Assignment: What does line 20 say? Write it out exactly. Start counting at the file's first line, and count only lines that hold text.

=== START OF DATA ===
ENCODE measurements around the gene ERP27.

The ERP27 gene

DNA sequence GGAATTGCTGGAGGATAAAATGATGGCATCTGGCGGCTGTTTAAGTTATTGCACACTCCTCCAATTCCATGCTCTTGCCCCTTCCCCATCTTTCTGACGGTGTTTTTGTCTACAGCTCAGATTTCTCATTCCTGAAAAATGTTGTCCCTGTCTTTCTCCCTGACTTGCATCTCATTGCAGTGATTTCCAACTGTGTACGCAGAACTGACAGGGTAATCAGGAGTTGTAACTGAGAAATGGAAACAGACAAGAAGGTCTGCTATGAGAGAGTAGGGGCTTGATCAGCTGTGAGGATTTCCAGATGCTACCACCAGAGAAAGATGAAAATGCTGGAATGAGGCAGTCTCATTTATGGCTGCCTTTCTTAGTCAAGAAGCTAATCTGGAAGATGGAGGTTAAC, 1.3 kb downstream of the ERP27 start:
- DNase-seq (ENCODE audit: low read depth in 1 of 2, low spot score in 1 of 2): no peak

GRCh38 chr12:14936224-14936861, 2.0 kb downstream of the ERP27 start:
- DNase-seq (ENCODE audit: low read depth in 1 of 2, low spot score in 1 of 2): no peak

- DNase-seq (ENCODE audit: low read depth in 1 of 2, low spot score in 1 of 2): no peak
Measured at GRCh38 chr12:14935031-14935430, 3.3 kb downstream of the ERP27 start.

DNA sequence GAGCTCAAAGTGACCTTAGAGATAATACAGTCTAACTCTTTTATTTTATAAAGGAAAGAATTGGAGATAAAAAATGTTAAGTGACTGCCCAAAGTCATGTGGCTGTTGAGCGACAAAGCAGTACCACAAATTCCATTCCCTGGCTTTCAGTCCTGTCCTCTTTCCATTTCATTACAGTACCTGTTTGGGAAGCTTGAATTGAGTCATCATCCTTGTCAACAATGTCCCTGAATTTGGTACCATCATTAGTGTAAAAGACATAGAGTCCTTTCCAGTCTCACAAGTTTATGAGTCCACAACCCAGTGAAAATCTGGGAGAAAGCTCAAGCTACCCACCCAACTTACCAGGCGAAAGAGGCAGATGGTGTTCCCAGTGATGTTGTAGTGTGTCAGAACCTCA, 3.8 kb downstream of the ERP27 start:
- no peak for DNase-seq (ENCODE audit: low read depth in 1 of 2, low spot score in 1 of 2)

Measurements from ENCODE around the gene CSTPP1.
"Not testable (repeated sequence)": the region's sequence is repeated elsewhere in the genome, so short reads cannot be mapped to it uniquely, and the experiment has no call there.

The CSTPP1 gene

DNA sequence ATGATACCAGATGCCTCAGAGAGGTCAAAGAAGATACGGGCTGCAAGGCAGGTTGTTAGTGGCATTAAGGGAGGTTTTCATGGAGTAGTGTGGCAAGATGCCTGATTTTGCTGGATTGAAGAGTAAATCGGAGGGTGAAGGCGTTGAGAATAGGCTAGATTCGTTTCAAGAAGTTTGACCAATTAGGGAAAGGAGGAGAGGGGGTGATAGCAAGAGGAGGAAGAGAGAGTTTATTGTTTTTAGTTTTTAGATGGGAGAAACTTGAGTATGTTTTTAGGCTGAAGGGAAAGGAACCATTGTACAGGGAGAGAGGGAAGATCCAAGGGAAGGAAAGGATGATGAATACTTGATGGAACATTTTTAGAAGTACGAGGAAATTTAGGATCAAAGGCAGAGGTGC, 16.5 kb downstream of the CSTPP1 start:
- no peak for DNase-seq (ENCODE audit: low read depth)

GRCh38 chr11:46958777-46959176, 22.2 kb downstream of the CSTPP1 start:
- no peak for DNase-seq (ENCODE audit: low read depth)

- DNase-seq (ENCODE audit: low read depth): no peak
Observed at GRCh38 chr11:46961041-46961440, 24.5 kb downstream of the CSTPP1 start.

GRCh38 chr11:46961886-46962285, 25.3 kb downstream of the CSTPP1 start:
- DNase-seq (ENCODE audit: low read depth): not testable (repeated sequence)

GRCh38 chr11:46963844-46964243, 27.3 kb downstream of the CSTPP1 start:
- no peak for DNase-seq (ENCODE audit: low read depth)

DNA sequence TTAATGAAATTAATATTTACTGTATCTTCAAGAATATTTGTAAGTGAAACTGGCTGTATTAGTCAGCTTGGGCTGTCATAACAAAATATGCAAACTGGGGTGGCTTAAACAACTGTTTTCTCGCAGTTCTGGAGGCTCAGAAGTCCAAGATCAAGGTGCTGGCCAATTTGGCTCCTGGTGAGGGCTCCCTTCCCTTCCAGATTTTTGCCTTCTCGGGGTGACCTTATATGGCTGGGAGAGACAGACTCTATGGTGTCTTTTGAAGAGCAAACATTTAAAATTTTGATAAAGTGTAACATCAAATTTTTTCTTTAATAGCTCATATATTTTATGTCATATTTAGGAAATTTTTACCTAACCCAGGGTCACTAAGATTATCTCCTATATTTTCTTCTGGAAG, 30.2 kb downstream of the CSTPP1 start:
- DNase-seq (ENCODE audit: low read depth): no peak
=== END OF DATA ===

GRCh38 chr11:46961886-46962285, 25.3 kb downstream of the CSTPP1 start: